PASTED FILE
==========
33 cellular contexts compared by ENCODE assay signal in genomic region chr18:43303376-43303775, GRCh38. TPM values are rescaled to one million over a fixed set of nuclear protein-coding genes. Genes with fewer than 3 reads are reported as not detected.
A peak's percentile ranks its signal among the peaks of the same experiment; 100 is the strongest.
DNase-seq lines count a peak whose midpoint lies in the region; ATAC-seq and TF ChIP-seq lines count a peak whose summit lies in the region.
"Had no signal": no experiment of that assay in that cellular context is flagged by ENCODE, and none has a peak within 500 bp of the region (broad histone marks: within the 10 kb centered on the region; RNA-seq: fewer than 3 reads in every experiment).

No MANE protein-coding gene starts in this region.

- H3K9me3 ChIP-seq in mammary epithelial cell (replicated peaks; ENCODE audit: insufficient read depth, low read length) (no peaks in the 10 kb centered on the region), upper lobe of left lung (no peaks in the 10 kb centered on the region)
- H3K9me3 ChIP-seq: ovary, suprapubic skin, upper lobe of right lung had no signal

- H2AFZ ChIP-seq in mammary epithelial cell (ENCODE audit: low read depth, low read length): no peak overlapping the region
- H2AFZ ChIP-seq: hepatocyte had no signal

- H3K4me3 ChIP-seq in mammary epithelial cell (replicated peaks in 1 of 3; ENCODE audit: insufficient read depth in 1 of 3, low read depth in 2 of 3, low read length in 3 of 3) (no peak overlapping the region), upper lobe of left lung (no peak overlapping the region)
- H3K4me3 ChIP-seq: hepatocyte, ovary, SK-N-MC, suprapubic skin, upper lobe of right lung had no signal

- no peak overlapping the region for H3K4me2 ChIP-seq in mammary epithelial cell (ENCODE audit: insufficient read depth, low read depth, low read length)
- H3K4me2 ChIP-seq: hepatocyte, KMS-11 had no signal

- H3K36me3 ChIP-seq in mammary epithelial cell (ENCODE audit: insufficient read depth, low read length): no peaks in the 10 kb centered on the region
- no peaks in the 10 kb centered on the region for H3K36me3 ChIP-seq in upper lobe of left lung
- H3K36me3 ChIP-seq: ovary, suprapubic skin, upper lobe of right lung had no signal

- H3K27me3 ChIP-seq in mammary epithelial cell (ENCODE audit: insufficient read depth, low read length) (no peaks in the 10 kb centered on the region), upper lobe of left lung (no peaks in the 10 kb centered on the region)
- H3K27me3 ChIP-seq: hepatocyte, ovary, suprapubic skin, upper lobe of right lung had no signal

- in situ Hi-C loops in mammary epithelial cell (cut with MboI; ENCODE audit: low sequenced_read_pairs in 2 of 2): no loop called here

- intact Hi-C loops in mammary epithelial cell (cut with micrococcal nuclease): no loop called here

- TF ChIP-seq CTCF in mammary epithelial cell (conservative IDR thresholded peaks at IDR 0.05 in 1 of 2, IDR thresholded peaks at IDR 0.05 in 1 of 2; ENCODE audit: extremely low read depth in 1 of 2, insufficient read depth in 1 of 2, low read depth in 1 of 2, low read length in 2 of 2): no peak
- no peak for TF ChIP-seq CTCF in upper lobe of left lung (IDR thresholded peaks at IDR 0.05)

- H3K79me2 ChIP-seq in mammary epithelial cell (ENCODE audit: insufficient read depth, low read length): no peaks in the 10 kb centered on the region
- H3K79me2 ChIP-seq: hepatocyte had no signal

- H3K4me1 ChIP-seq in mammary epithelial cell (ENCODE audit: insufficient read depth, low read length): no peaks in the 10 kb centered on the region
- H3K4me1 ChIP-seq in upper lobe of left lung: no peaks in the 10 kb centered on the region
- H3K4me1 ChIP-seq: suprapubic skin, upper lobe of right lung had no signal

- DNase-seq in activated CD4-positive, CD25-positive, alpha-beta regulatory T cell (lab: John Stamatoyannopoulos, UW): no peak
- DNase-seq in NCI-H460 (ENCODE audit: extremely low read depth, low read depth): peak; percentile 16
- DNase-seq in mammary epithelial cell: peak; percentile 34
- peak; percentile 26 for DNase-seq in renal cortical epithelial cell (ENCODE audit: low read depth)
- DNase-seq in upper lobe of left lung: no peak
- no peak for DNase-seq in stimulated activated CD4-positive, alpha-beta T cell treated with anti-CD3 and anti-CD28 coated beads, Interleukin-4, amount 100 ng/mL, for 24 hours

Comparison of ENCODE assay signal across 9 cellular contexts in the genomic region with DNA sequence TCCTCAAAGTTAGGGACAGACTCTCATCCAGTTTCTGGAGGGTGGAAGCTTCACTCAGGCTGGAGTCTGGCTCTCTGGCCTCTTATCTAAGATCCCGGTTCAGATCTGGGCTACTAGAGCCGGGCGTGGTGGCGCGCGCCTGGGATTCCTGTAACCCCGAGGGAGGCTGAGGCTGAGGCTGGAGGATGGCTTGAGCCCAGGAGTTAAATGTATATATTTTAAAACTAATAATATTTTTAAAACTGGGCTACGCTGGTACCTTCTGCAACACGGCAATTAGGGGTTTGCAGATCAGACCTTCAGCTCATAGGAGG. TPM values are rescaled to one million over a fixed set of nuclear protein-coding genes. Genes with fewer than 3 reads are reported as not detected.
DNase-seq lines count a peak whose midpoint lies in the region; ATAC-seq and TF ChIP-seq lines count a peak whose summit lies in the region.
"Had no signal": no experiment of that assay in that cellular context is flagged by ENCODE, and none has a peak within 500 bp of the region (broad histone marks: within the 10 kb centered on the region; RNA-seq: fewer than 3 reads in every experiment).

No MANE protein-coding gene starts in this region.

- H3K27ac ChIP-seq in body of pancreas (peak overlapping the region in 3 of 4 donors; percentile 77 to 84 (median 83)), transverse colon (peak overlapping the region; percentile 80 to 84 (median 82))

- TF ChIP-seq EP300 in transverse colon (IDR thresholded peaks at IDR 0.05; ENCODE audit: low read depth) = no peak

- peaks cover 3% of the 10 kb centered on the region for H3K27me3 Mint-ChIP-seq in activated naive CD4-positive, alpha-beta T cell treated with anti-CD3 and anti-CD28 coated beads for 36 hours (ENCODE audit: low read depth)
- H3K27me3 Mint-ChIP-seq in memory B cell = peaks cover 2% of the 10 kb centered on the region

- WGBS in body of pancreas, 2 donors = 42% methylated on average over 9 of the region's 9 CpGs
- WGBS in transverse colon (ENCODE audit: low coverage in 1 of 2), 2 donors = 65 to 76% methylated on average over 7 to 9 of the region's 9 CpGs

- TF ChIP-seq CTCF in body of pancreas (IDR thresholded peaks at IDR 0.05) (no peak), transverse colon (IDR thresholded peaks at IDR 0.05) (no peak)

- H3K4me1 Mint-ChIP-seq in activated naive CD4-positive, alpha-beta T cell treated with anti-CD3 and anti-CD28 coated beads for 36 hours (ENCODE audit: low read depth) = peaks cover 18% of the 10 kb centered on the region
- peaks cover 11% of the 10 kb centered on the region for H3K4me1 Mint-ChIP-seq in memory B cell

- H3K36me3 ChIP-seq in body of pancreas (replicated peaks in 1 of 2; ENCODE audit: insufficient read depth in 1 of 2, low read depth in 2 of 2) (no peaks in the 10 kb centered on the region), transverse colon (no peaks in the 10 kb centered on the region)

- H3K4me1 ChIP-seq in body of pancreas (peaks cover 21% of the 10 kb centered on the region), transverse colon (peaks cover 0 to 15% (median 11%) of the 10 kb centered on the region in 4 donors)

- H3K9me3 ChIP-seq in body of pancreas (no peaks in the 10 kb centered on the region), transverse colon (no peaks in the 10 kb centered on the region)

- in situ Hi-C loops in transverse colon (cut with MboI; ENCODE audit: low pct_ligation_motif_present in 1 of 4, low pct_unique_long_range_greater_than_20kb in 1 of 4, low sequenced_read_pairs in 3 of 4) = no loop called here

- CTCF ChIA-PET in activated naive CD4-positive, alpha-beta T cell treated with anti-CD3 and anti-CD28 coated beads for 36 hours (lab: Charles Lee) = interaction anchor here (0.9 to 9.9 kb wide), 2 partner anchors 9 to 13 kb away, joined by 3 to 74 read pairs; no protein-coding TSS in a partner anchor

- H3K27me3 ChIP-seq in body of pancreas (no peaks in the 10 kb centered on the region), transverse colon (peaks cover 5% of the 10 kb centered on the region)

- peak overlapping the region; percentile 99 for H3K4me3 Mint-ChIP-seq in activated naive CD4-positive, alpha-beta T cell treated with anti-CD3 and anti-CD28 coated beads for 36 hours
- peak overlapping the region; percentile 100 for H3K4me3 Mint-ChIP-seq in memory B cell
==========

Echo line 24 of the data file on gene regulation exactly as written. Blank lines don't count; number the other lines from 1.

- H3K79me2 ChIP-seq: hepatocyte had no signal